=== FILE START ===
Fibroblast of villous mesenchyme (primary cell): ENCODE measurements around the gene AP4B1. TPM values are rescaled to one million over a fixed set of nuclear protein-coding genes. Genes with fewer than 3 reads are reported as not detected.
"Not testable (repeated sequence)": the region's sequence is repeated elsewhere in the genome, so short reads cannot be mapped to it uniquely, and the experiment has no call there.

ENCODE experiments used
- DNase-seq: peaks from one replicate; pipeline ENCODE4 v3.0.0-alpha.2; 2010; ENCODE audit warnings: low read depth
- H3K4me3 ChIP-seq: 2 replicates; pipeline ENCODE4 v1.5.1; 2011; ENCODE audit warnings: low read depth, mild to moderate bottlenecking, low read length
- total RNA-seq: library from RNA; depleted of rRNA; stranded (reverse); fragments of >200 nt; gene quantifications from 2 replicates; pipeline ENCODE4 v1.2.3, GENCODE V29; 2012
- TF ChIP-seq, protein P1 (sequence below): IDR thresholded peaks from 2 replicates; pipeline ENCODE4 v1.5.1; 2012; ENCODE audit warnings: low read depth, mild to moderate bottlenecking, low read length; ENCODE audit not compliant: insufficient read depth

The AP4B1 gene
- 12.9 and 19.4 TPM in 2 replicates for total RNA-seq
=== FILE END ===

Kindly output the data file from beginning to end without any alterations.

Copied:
Fibroblast of villous mesenchyme (primary cell): ENCODE measurements around the gene AP4B1. TPM values are rescaled to one million over a fixed set of nuclear protein-coding genes. Genes with fewer than 3 reads are reported as not detected.
"Not testable (repeated sequence)": the region's sequence is repeated elsewhere in the genome, so short reads cannot be mapped to it uniquely, and the experiment has no call there.

ENCODE experiments used
- DNase-seq: peaks from one replicate; pipeline ENCODE4 v3.0.0-alpha.2; 2010; ENCODE audit warnings: low read depth
- H3K4me3 ChIP-seq: 2 replicates; pipeline ENCODE4 v1.5.1; 2011; ENCODE audit warnings: low read depth, mild to moderate bottlenecking, low read length
- total RNA-seq: library from RNA; depleted of rRNA; stranded (reverse); fragments of >200 nt; gene quantifications from 2 replicates; pipeline ENCODE4 v1.2.3, GENCODE V29; 2012
- TF ChIP-seq, protein P1 (sequence below): IDR thresholded peaks from 2 replicates; pipeline ENCODE4 v1.5.1; 2012; ENCODE audit warnings: low read depth, mild to moderate bottlenecking, low read length; ENCODE audit not compliant: insufficient read depth

The AP4B1 gene
- 12.9 and 19.4 TPM in 2 replicates for total RNA-seq